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One of the main concerns of translation studies is the problem of accuracy: how much freedom the translator is allowed when interpreting a text from one language into another; whether he/she has to concentrate on the content or on the “atmosphere” of the piece of literature. In this paper, by comparing and contrasting the theory of Noam Chomsky (as presented in Syntactic Structures, 1957) and the one emerging from it by Eugene A. Nida (in Toward a Science of Translating, 1964), the core message of a text will be proven to be one the most important features.
First of all, according to Edwin Gentzler (1993), despite the fact that Chomsky’s work was not specifically meant to be a part of translation studies, Nida adopted several aspects of it into his own, as, in the words of Gentzler (1993), “Chomsky was literally a Godsend for Nida” (p. 46) – “literally”, because the main field of Nida’s research involved the translation of the Bible. To get a clearer impression about their theories, it is essential to become familiar with them.
As Gentzler (1993) points out, Noam Chomsky was more interested in the rules and structures of grammar than deep structures. His “theory involves three levels of conceptualization: (1) a base component made up of ‘phrase structure rules’ that generate (2) a deep structure, which in turn is changed, via transformational rules into (3) a surface structure” (Gentzler, 1993: 46). This concept was significantly altered in Nida’s adaptation.
As Snell-Hornby (1988) describes him, “in the United States the most influential scholar was undoubtedly Eugene A. Nida” (p. 14) who was originally engaged in the invention of a methodology for Bible translations in order to help missionaries deliver the core message of the book. According to Gentzler (1993), he was appalled by nineteenth-century tendencies of preferring literal translation to the meaning. As cited in Gentzler (1993), he claimed that “the words [of the American Standard Version of the Bible] may be English, but the grammar is not; and the sense is quite lacking” (p. 45). To solve the problem, he took Chomsky’s theory and, to make it fit into his own invention, simplified it by omitting the first component. In this way, he created a system from generative grammar exclusively for translation practice, and it became quite popular.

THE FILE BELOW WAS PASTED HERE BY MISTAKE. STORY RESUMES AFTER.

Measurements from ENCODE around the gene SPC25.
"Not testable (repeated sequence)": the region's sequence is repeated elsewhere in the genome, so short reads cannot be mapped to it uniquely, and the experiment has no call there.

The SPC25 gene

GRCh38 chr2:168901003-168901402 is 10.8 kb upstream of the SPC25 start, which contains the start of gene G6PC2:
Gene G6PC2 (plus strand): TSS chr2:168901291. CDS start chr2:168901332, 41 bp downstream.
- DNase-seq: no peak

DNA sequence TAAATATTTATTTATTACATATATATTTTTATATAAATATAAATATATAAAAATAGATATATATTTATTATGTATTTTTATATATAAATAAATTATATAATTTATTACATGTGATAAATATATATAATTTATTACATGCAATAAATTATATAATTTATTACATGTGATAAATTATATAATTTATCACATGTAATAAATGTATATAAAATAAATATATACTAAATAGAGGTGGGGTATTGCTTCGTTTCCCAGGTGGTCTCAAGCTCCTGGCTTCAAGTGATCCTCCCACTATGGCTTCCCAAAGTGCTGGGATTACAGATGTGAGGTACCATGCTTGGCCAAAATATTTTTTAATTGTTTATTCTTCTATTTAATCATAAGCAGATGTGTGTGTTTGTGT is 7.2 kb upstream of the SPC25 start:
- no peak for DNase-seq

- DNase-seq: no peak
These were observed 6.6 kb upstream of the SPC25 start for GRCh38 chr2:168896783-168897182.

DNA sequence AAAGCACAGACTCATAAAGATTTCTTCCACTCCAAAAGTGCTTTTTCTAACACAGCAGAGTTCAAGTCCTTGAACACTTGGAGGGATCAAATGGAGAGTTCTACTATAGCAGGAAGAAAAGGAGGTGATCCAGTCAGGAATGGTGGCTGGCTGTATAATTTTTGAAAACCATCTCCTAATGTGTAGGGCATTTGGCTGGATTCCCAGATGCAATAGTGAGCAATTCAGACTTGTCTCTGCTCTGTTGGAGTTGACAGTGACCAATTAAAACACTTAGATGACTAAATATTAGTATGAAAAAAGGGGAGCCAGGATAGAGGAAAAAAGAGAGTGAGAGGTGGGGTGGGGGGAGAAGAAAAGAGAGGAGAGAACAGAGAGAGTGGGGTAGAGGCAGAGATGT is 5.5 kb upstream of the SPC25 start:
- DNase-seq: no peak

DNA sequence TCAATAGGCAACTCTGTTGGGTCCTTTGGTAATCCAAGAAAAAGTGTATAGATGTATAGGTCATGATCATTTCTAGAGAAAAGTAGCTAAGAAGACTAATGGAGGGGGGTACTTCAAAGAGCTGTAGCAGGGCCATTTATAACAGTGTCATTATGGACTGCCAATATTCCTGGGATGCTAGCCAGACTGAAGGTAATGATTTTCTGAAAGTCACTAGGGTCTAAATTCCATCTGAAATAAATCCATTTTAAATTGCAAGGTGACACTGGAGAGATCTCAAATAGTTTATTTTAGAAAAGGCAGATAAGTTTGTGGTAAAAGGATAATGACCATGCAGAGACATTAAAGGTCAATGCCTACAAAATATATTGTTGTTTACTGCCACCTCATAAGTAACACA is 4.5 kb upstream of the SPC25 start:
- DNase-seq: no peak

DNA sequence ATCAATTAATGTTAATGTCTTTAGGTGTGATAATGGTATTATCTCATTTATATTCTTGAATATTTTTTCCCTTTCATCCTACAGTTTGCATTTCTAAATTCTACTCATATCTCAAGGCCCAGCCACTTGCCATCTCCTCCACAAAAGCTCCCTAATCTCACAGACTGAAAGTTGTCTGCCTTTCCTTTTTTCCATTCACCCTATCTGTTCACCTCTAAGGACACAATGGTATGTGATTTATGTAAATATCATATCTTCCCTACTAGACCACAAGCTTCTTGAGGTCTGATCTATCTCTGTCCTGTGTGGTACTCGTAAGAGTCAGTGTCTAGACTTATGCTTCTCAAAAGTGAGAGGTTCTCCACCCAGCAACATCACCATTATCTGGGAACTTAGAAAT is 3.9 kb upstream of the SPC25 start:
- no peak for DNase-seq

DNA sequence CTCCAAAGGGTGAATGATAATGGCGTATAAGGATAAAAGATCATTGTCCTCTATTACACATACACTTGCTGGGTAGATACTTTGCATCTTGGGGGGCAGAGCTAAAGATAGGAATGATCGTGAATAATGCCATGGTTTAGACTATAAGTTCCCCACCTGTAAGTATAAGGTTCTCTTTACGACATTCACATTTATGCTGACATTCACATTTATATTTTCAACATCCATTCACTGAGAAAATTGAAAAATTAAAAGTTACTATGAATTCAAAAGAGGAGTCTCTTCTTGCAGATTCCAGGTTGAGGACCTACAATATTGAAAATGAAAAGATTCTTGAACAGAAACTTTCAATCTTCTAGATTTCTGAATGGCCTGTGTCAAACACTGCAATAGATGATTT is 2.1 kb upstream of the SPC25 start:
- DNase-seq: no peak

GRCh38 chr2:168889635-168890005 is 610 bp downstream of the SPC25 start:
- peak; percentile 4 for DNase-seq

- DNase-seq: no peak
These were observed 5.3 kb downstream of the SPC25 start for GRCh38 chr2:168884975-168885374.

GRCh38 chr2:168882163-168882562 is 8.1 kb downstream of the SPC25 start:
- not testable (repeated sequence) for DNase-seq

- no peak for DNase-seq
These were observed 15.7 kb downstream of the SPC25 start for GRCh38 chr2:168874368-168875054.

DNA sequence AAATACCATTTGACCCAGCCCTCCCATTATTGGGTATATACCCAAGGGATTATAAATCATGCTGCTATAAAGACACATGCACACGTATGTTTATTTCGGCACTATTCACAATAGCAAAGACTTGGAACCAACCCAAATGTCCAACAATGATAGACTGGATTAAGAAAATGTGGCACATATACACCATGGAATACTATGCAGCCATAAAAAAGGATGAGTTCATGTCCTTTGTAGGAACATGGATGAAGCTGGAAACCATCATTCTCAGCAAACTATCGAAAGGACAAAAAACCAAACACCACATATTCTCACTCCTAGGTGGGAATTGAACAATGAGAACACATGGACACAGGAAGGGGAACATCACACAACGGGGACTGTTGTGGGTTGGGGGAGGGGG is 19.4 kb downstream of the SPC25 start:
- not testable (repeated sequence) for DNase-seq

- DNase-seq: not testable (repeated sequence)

As Gentzler (1993) points out, both Chomsky’s and Nida’s model agree on a “deep, coherent, and unified entity” which is the same in every language, and only changes in the surface structure, i.e. when presented in different languages (p. 46). However, the two theories take disparate ways in analysing the “core”: Chomsky is more concerned about “universal rules of grammar and universal lexical forms”, whereas Nida tends to discover “an original divine message” (Gentzler, 1993: 47). Despite the religious undertone, Nida’s viewpoint seems more relevant for translation studies than Chomsky’s: it is the exact interpretation of the message that should be considered as priority, not the pursuit of creating sentences in the target language grammatically as close as possible to the ones in the original text – but then again, Chomsky’s model has not been developed for the field Nida uses it.